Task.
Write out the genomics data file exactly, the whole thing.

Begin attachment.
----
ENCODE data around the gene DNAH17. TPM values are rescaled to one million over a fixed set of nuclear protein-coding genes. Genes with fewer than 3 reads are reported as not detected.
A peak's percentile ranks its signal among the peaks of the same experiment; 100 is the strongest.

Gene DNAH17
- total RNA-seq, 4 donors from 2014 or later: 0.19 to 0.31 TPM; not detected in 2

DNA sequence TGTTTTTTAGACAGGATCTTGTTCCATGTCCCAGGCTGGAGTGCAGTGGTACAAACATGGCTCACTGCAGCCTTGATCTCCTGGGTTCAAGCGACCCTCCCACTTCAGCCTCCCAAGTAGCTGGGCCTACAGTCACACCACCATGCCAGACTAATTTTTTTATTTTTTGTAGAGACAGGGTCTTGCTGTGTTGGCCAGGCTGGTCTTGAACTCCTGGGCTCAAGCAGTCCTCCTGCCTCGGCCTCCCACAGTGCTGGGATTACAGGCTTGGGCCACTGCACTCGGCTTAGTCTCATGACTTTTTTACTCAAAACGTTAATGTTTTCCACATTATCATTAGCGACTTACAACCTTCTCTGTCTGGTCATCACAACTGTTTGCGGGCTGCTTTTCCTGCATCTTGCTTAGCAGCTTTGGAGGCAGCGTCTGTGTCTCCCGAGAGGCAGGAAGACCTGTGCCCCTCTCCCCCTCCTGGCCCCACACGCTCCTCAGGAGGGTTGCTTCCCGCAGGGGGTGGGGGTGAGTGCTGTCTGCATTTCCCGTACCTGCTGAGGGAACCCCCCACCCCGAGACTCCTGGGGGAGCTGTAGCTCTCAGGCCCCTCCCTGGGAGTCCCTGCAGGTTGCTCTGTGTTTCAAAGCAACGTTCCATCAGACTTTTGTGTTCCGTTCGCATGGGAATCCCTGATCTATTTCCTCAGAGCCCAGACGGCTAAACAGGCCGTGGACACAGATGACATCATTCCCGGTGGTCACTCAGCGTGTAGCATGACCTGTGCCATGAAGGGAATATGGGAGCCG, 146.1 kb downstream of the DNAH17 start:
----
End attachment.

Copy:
ENCODE data around the gene DNAH17. TPM values are rescaled to one million over a fixed set of nuclear protein-coding genes. Genes with fewer than 3 reads are reported as not detected.
A peak's percentile ranks its signal among the peaks of the same experiment; 100 is the strongest.

Gene DNAH17
- total RNA-seq, 4 donors from 2014 or later: 0.19 to 0.31 TPM; not detected in 2

DNA sequence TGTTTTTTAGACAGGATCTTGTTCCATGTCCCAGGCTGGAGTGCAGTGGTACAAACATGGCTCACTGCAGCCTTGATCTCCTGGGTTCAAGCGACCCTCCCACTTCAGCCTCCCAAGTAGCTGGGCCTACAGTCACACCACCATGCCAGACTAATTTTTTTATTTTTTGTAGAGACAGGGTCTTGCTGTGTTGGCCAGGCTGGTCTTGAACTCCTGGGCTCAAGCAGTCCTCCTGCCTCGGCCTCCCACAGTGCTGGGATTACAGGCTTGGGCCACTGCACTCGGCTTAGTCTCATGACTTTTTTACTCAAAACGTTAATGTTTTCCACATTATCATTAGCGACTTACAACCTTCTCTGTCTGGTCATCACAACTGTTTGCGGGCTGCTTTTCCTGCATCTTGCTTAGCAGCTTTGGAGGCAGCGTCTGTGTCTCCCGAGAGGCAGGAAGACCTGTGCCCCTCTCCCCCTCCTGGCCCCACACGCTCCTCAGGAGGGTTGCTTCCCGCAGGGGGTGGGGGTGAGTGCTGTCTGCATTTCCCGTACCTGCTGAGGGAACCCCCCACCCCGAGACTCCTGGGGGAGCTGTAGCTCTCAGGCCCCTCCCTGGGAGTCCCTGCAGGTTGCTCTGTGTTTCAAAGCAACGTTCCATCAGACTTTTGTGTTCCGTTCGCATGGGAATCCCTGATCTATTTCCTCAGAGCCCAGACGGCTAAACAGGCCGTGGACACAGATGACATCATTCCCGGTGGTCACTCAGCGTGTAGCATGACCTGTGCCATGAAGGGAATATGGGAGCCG, 146.1 kb downstream of the DNAH17 start: